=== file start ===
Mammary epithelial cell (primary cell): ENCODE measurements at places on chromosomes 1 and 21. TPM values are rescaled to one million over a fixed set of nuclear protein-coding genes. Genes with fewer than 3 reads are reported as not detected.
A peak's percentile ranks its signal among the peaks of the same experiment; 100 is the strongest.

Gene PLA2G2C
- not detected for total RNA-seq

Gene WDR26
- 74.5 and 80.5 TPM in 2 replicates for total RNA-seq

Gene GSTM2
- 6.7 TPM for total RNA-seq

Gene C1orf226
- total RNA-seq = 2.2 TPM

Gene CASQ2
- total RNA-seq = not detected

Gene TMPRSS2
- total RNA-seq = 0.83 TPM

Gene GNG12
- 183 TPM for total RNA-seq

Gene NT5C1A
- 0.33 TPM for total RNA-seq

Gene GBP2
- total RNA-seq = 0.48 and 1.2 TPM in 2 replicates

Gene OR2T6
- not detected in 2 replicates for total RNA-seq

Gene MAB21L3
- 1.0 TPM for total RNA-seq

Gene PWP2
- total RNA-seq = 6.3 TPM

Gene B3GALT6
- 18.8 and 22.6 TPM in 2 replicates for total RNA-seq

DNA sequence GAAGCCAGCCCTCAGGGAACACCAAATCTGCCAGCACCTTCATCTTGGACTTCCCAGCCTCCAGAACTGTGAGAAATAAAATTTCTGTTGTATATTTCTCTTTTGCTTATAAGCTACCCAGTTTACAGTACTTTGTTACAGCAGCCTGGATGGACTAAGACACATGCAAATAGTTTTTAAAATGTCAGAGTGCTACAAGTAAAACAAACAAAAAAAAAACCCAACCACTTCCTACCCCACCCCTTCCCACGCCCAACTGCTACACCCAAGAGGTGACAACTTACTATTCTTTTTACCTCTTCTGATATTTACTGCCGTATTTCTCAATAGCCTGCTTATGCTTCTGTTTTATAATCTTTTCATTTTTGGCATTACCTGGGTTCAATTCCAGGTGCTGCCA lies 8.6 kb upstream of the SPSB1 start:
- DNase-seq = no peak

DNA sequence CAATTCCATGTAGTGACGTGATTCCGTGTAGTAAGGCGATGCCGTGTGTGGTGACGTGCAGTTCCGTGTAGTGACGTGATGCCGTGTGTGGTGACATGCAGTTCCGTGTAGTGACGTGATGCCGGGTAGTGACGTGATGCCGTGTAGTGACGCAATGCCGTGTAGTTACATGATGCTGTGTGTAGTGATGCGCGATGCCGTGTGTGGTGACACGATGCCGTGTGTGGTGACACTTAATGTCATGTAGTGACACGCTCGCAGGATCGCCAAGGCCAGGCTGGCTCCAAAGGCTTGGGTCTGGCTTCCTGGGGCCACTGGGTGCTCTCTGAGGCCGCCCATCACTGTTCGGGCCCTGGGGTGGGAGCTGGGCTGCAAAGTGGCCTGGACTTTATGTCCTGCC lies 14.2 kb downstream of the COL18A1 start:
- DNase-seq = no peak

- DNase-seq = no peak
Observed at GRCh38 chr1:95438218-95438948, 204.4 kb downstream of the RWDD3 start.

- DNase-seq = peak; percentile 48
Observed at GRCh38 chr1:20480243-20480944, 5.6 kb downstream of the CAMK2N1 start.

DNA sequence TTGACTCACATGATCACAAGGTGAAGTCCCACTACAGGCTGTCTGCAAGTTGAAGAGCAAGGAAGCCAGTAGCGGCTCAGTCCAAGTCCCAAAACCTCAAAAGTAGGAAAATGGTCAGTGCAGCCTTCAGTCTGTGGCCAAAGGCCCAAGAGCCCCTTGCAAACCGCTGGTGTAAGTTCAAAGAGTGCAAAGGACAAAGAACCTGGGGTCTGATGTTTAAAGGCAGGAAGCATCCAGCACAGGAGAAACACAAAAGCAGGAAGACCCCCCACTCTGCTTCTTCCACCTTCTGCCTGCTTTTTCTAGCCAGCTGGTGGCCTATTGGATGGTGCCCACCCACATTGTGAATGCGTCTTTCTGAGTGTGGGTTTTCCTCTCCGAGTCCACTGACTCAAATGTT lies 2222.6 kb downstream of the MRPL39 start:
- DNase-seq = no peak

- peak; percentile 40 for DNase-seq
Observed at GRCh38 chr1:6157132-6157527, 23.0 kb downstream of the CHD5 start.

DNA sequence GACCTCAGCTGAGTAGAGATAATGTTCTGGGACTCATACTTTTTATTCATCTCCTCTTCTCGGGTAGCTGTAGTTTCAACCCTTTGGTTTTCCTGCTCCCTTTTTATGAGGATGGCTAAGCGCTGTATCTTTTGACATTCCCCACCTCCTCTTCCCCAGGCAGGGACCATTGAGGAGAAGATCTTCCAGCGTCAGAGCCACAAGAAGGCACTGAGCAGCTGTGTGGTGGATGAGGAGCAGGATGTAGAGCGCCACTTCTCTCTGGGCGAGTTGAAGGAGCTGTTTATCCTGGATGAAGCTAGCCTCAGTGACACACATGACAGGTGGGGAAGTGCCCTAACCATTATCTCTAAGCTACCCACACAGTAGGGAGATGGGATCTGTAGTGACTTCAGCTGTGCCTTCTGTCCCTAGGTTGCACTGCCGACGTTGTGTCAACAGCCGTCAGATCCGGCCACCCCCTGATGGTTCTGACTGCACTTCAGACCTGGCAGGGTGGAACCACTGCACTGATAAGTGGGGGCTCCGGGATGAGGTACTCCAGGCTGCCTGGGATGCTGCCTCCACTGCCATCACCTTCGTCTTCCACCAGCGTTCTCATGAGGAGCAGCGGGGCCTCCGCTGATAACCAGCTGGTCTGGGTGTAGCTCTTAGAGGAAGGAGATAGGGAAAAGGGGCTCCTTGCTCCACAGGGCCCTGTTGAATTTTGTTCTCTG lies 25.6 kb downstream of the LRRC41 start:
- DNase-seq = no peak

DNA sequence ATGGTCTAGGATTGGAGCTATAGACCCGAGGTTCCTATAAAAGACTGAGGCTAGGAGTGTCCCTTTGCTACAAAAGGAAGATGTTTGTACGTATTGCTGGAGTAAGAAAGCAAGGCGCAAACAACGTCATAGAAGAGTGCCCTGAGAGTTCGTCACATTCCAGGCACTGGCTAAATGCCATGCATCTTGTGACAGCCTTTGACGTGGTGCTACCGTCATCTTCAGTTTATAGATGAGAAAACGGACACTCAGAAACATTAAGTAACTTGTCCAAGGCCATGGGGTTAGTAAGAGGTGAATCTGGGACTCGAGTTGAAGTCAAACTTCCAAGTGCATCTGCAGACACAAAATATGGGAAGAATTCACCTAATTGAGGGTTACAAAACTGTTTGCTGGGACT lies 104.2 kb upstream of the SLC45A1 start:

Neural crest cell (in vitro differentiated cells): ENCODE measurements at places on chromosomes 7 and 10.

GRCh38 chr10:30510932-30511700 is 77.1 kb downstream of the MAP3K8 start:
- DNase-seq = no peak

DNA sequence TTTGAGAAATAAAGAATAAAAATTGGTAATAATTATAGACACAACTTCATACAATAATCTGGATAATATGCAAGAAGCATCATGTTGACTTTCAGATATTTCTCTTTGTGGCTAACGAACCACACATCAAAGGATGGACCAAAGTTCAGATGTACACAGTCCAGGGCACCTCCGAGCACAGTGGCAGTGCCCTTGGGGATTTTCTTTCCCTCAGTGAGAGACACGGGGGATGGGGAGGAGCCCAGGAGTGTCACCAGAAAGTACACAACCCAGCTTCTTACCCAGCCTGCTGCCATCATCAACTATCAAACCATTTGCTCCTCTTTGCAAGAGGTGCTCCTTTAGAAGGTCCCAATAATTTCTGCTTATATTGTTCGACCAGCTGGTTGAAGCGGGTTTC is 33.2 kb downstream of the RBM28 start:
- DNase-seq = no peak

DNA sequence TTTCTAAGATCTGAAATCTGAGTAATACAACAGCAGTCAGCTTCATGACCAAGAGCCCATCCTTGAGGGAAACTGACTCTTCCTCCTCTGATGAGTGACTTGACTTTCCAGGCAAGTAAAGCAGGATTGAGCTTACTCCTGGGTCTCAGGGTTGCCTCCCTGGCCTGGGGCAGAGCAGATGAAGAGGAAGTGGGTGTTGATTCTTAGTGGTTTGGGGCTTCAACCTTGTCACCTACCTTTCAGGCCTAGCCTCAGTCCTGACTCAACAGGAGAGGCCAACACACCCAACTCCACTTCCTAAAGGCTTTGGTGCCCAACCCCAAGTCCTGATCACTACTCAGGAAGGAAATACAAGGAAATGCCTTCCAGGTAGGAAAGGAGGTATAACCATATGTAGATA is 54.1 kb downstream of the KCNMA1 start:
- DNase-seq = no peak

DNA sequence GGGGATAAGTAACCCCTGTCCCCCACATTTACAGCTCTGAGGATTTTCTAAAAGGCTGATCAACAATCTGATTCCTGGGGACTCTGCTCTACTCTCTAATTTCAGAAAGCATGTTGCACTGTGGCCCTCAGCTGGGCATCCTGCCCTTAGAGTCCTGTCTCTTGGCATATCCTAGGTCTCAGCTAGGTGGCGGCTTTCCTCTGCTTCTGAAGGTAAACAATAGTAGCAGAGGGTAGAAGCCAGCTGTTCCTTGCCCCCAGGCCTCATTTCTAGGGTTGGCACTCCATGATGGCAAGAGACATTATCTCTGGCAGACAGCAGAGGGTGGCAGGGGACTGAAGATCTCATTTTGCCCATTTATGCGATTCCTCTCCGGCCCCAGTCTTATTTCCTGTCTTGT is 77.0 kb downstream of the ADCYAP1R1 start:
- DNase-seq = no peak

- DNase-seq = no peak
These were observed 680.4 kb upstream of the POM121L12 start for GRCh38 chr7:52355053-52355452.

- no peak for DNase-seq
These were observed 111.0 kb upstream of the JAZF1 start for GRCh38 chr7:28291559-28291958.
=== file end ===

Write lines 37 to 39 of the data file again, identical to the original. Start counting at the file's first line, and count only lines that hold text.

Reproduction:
DNA sequence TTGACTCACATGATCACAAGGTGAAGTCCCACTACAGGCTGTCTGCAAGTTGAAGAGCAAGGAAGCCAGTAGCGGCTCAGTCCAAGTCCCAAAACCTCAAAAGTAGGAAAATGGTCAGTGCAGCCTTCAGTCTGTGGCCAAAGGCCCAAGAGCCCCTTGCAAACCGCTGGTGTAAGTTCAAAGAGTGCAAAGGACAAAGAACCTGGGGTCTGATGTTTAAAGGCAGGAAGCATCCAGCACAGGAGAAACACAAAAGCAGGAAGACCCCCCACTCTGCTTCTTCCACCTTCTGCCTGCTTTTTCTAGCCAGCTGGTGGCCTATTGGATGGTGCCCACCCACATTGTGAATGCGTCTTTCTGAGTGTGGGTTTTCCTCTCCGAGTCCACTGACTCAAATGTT lies 2222.6 kb downstream of the MRPL39 start:
- DNase-seq = no peak

- peak; percentile 40 for DNase-seq